A new inspector general report underscores the need for taking care to follow purchasing rules even for low-cost basic items to be shared in an office such as a manager might order.
The report on use of purchase cards at the IRS found that controls “are generally effective, and the number of purchase card violations identified by the IRS credit card services branch were minimal and generally for nominal amounts.”
However, among the purchases deemed to be “misuse”—because they involved items that could be for the purchaser’s personal use—were for common office supplies such as air fresheners, hand sanitizer, hand towels and tissues.
In addition, the IG found another 37 purchase card transactions—out of a total of some 31,000 over a six-month period totaling almost $14 million—to be not in compliance with OMB policy.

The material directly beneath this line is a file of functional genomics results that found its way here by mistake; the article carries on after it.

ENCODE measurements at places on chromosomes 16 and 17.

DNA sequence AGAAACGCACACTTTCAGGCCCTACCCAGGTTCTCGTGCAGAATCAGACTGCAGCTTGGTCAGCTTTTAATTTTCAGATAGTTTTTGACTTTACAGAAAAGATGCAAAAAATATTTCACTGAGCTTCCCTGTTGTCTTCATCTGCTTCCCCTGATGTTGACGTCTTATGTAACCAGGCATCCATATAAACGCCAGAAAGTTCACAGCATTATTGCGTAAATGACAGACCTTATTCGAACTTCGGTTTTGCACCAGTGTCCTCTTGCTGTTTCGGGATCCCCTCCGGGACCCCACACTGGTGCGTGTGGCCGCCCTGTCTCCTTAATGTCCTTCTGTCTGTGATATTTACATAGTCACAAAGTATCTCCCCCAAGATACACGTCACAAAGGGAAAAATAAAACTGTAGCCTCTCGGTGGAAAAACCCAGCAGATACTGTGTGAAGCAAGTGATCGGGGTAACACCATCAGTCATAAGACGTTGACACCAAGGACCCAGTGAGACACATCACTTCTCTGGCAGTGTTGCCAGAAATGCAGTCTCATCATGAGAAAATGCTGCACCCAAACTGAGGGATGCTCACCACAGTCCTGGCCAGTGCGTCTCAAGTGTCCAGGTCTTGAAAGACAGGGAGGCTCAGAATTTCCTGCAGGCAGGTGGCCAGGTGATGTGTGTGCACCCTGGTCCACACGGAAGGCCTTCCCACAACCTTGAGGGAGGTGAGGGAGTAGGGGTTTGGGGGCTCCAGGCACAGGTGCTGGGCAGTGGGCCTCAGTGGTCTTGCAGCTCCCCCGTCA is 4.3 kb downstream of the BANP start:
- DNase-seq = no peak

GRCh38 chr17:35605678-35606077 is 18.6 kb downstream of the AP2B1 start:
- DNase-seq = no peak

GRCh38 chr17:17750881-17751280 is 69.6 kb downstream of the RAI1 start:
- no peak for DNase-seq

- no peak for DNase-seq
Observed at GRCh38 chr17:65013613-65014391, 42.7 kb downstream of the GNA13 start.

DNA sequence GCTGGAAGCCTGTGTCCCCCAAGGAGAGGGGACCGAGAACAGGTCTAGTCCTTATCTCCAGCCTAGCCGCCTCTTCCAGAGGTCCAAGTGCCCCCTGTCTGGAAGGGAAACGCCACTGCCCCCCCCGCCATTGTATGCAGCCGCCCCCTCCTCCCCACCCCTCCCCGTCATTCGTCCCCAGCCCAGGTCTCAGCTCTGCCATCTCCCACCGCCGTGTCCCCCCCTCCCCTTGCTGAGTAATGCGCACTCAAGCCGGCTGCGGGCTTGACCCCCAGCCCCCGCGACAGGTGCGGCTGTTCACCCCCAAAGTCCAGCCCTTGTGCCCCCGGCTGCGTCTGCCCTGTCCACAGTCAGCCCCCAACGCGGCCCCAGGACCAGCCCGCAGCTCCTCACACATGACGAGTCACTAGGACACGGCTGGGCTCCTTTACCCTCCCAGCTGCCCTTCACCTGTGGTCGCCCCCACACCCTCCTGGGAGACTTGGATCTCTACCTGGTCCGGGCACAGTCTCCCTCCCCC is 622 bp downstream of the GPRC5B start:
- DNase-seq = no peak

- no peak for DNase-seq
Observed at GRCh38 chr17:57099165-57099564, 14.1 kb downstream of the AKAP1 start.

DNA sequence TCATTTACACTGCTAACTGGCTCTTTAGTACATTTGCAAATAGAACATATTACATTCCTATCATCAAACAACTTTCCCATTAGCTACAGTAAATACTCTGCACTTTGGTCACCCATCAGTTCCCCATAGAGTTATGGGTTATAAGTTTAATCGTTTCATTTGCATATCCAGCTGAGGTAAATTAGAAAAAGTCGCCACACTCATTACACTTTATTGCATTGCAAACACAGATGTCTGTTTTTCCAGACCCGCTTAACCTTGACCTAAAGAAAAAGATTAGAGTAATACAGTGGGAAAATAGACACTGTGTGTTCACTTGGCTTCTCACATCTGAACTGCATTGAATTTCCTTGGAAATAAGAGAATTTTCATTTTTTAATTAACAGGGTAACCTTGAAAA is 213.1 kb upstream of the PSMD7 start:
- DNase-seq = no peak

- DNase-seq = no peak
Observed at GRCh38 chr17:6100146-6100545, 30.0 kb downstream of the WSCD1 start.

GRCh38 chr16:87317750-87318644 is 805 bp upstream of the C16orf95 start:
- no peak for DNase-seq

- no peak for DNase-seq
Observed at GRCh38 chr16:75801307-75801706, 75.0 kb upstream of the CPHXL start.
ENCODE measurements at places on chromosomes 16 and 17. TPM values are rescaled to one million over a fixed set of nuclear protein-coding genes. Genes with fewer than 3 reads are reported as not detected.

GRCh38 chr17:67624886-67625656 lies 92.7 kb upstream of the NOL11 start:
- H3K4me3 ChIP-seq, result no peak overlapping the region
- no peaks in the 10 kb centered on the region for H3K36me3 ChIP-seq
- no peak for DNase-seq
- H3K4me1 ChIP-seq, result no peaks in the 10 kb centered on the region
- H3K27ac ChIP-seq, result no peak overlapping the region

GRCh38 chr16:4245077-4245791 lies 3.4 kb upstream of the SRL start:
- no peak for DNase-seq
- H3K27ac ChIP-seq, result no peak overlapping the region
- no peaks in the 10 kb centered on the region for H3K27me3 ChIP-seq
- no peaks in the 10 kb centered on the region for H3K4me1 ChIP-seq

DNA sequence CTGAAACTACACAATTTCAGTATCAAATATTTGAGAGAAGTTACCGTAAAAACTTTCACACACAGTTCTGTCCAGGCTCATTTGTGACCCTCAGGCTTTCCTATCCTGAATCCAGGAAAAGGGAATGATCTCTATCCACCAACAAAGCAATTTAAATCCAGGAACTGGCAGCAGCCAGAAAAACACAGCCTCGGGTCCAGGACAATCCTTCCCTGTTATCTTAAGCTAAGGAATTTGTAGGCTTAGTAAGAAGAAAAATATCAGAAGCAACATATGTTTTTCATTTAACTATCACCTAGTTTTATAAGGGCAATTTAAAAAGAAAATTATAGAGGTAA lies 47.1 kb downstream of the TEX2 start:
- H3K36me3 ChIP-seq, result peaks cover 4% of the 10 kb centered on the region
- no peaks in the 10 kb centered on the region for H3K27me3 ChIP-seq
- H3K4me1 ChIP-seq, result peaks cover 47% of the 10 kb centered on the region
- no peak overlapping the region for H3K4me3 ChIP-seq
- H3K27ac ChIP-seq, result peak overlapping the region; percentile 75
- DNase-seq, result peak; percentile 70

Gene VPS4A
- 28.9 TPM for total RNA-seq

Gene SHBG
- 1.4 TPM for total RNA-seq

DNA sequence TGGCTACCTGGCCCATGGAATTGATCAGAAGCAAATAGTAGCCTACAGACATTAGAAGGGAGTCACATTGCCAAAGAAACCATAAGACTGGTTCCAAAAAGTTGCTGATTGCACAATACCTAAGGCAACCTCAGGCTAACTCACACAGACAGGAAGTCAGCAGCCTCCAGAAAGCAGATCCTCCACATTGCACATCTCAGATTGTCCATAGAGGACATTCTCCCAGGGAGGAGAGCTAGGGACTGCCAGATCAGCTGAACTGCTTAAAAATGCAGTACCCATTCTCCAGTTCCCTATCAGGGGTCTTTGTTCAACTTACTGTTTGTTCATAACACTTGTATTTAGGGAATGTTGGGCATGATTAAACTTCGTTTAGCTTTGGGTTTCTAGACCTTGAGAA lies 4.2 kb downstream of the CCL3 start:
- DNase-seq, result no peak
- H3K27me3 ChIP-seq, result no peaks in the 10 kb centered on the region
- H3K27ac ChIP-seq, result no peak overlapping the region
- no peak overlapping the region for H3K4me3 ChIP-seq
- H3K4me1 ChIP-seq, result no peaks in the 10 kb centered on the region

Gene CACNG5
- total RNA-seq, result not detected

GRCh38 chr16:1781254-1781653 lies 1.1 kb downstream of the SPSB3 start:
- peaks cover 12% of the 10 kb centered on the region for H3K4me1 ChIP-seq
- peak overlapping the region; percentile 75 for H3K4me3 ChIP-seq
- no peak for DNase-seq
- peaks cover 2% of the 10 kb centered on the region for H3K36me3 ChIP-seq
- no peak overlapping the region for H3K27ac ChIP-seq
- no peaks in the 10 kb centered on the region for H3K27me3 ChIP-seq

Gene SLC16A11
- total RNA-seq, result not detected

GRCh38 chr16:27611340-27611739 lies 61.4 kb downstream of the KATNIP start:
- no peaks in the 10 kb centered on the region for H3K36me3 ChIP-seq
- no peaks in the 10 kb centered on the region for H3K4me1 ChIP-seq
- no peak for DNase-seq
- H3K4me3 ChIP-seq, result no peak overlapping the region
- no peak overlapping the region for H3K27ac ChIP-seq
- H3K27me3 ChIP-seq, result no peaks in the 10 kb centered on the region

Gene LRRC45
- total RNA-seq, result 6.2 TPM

Some of those also involved items of basic need in an office such as USB cables, keyboards and HDMI cables, but whose purchases were deemed in violation because they were not made through IT procurement channels. Similarly, a $190 purchase of calendars was considered a violation because it involved an unapproved source.
While the amounts of money involved were small, there were career implications nonetheless for some of the employees who made those purchases, including two who received cautionary letters and one who received written counseling.
The IRS penalty guide provides a range of penalties from a five-day suspension for a first offense up to removal for a third offense for misuse of a purchase card, the report noted, although there is discretion in applying those penalties.